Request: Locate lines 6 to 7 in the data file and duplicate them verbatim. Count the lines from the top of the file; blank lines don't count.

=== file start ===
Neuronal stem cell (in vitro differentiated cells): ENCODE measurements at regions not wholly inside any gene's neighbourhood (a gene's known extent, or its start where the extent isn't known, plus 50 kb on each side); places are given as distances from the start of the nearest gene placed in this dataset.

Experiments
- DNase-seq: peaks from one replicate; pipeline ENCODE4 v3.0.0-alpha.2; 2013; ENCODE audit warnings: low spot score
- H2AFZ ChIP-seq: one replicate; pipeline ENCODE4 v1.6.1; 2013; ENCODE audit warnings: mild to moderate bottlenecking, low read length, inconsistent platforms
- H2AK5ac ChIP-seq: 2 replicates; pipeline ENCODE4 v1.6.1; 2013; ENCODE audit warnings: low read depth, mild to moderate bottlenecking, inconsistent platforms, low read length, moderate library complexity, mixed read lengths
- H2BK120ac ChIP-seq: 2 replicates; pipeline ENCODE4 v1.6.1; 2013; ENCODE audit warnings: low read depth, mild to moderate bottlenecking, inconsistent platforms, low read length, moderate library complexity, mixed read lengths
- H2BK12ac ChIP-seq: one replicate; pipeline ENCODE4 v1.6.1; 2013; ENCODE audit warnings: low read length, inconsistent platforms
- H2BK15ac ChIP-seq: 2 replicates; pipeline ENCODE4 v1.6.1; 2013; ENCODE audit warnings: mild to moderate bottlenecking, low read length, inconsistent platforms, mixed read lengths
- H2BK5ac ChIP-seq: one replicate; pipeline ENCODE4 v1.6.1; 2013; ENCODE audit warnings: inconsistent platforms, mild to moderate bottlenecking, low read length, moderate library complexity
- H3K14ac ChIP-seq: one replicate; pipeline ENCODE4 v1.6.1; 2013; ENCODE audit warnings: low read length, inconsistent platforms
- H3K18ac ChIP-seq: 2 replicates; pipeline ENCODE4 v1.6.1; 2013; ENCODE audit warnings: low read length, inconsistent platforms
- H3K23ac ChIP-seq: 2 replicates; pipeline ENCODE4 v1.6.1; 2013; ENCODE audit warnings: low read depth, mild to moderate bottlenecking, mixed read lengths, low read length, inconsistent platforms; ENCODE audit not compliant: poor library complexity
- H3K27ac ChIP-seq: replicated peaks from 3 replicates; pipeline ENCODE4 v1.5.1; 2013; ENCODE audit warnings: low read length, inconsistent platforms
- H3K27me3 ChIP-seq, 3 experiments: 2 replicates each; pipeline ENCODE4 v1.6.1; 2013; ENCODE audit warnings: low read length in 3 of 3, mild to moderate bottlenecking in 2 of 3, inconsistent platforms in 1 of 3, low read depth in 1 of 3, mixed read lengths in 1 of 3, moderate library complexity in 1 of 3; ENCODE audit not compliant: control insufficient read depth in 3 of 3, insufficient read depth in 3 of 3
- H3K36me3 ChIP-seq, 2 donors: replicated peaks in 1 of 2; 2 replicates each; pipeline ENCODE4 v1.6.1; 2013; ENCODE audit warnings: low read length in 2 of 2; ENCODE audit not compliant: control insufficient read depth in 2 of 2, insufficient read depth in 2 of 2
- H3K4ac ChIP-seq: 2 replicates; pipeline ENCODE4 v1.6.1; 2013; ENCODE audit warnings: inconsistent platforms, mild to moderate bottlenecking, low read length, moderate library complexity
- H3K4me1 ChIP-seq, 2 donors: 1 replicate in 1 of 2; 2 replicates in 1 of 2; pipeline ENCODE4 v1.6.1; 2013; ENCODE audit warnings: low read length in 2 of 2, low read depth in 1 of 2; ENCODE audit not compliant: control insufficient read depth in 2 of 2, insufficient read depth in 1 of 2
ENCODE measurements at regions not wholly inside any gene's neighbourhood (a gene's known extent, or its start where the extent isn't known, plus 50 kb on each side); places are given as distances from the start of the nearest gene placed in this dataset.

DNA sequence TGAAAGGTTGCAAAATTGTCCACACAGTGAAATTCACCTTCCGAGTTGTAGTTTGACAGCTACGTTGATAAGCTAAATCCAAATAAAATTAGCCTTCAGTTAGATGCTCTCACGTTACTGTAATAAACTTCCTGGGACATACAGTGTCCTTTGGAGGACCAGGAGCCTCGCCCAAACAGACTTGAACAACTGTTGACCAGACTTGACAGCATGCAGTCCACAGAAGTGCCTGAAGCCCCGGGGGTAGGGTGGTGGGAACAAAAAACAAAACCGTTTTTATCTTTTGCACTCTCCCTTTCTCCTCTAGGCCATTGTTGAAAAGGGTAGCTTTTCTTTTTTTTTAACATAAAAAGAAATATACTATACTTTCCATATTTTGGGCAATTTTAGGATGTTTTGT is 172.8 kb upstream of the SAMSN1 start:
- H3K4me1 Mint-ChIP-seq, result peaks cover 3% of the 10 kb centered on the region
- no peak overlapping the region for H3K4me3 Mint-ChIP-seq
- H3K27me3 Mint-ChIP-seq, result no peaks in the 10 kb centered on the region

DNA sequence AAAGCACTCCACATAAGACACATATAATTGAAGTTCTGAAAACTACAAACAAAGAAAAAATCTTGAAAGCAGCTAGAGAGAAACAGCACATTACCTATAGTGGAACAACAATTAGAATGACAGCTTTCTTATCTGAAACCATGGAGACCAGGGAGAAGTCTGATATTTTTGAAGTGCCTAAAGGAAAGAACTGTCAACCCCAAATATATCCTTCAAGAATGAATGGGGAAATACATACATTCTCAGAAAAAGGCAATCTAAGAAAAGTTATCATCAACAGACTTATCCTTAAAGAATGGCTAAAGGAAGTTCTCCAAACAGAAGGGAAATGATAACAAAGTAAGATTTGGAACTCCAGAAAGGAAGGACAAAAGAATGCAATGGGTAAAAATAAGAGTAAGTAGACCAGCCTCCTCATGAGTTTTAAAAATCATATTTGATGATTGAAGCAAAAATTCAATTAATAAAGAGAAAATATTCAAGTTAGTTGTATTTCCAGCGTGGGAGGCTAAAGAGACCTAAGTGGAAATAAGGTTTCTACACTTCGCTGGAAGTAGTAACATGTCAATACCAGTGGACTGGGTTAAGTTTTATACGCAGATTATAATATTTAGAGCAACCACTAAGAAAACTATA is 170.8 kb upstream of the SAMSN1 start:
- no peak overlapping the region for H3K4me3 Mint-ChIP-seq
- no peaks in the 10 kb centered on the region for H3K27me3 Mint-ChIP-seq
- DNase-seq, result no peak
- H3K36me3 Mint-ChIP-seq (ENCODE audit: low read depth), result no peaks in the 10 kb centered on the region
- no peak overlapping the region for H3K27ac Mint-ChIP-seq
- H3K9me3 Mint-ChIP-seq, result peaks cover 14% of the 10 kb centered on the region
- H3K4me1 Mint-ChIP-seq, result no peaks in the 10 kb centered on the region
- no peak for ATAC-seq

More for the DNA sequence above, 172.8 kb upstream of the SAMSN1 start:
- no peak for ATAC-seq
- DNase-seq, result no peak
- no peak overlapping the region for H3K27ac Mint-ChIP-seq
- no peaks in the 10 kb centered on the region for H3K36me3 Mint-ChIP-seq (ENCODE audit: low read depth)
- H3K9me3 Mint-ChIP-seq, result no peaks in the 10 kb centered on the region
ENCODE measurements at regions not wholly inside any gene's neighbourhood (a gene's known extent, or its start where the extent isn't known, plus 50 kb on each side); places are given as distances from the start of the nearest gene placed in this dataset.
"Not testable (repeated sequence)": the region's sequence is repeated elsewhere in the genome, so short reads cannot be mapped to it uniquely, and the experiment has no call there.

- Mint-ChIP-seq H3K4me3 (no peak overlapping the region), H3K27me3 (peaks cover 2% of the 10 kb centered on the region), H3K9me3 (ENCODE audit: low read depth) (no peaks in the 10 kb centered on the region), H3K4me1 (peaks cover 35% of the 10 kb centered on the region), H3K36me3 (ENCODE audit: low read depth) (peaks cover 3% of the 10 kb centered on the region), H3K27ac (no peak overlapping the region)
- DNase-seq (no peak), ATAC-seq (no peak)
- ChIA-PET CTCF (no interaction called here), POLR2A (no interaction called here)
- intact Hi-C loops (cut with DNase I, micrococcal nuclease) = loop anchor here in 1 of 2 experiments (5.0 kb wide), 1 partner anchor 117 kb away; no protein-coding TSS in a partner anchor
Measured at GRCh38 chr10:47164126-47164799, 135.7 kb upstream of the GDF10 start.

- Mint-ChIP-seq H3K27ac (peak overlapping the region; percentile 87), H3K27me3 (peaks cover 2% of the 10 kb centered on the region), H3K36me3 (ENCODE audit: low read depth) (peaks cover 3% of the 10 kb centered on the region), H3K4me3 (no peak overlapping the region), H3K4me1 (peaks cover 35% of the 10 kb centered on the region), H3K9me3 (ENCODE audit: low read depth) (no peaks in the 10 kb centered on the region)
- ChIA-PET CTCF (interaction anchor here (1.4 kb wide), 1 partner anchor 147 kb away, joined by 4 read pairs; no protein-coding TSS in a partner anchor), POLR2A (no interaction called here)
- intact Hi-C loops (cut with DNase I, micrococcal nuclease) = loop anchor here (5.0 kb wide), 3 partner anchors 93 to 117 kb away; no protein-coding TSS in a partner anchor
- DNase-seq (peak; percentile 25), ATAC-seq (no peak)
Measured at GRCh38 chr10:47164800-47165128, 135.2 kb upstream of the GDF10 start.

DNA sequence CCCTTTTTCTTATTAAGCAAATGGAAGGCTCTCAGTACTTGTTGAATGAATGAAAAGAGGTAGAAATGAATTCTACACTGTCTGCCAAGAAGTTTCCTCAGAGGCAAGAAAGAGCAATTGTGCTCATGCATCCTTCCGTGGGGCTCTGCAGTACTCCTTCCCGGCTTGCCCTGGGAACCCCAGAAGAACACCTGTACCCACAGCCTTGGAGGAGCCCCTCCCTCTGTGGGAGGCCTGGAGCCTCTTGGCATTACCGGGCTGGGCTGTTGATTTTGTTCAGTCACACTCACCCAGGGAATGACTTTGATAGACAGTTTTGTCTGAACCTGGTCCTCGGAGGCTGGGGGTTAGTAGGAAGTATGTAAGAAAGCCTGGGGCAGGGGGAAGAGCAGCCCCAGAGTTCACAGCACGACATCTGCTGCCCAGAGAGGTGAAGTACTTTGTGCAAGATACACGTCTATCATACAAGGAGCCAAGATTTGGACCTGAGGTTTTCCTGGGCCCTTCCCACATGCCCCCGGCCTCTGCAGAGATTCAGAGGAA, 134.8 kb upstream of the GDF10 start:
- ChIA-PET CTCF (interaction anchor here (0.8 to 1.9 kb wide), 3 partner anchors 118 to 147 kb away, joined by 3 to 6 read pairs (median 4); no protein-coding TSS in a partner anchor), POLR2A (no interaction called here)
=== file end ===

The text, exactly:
- H2BK120ac ChIP-seq: 2 replicates; pipeline ENCODE4 v1.6.1; 2013; ENCODE audit warnings: low read depth, mild to moderate bottlenecking, inconsistent platforms, low read length, moderate library complexity, mixed read lengths
- H2BK12ac ChIP-seq: one replicate; pipeline ENCODE4 v1.6.1; 2013; ENCODE audit warnings: low read length, inconsistent platforms